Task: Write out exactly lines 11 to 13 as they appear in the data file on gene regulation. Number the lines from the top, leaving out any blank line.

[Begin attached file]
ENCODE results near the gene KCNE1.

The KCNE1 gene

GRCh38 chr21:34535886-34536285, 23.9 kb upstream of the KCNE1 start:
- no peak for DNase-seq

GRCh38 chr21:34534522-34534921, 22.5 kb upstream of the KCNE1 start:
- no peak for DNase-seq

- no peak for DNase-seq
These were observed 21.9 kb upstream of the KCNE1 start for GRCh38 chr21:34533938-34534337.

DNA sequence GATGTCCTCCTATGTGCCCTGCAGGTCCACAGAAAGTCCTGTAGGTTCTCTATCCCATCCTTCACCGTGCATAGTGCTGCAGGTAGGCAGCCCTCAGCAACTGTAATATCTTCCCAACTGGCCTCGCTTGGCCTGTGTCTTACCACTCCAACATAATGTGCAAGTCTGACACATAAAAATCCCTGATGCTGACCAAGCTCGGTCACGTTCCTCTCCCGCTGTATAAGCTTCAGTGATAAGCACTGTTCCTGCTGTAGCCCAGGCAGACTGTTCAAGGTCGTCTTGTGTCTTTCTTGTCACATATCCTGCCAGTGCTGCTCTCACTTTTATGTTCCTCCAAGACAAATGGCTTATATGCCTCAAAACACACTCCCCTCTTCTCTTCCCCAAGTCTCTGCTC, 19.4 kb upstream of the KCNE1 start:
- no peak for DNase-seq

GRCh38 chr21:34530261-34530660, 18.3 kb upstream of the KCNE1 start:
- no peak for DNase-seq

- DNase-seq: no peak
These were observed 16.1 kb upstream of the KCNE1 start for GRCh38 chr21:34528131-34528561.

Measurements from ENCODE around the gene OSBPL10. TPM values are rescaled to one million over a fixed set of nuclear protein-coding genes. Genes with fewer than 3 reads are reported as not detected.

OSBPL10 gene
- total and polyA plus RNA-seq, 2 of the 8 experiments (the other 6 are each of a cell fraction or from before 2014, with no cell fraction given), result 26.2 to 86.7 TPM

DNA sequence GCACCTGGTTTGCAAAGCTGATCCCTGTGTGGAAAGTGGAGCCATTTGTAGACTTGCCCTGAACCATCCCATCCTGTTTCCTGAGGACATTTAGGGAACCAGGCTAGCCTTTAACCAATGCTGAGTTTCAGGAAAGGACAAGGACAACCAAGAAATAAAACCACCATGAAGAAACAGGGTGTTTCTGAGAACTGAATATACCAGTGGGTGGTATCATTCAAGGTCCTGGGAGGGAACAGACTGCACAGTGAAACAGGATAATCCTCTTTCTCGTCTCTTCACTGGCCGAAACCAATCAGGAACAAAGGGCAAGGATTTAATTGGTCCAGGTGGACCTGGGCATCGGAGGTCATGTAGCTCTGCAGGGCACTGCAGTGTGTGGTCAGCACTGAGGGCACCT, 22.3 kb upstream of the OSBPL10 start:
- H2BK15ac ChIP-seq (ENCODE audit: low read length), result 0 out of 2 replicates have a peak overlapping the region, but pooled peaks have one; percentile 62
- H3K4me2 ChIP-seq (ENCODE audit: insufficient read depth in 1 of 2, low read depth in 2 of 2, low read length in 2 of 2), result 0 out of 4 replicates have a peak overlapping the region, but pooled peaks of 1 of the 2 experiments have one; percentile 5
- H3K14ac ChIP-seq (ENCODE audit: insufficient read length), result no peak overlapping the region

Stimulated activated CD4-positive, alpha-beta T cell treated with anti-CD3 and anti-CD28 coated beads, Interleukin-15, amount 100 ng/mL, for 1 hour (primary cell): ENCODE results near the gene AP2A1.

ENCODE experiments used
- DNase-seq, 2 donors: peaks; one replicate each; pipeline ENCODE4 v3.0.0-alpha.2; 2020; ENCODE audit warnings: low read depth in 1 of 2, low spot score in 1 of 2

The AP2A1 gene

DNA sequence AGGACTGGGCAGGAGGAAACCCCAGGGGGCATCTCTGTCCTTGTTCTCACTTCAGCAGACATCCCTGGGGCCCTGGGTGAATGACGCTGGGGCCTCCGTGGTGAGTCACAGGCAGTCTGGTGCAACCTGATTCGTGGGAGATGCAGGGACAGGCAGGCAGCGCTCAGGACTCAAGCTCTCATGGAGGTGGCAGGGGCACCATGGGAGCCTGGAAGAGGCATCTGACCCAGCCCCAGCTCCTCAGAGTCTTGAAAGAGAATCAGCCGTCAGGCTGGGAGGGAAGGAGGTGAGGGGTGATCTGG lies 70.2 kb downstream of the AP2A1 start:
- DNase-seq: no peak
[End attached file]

GRCh38 chr21:34530261-34530660, 18.3 kb upstream of the KCNE1 start:
- no peak for DNase-seq

- DNase-seq: no peak